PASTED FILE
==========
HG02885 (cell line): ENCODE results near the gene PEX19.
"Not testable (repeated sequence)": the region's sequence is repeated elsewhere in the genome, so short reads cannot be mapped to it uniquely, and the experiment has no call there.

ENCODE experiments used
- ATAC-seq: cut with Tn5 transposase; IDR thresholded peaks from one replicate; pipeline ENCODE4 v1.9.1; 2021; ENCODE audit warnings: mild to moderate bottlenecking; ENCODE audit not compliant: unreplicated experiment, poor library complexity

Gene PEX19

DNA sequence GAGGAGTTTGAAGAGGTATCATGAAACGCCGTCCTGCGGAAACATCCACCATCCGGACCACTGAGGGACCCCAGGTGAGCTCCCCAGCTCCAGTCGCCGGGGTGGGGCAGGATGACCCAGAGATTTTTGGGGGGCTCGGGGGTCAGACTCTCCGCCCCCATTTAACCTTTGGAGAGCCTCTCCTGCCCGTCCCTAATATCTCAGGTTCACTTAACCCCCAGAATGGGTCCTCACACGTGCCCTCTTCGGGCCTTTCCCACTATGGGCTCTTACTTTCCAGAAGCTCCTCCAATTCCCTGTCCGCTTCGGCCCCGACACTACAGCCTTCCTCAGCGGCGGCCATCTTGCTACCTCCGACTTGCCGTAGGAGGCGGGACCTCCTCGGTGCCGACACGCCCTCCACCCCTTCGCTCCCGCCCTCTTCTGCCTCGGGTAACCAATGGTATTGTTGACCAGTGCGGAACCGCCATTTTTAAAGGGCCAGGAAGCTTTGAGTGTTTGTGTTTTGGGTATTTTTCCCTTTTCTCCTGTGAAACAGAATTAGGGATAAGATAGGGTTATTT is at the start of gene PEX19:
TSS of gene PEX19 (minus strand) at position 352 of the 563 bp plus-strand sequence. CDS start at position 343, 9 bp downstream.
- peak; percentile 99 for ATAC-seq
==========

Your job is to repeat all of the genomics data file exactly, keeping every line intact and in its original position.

HG02885 (cell line): ENCODE results near the gene PEX19.
"Not testable (repeated sequence)": the region's sequence is repeated elsewhere in the genome, so short reads cannot be mapped to it uniquely, and the experiment has no call there.

ENCODE experiments used
- ATAC-seq: cut with Tn5 transposase; IDR thresholded peaks from one replicate; pipeline ENCODE4 v1.9.1; 2021; ENCODE audit warnings: mild to moderate bottlenecking; ENCODE audit not compliant: unreplicated experiment, poor library complexity

Gene PEX19

DNA sequence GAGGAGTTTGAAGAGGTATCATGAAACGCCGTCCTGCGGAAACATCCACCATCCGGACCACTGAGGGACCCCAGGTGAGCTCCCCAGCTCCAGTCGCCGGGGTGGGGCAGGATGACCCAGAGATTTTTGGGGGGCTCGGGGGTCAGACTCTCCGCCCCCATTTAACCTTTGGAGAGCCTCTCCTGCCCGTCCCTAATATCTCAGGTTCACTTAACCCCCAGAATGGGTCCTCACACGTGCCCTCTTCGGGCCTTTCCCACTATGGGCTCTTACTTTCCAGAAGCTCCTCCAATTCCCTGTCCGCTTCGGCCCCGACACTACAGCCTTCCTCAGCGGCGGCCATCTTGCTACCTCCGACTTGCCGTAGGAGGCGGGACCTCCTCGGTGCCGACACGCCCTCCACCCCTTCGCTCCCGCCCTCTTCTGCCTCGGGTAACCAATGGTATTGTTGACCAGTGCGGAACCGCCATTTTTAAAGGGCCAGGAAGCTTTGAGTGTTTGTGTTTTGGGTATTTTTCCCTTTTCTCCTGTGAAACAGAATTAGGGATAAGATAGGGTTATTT is at the start of gene PEX19:
TSS of gene PEX19 (minus strand) at position 352 of the 563 bp plus-strand sequence. CDS start at position 343, 9 bp downstream.
- peak; percentile 99 for ATAC-seq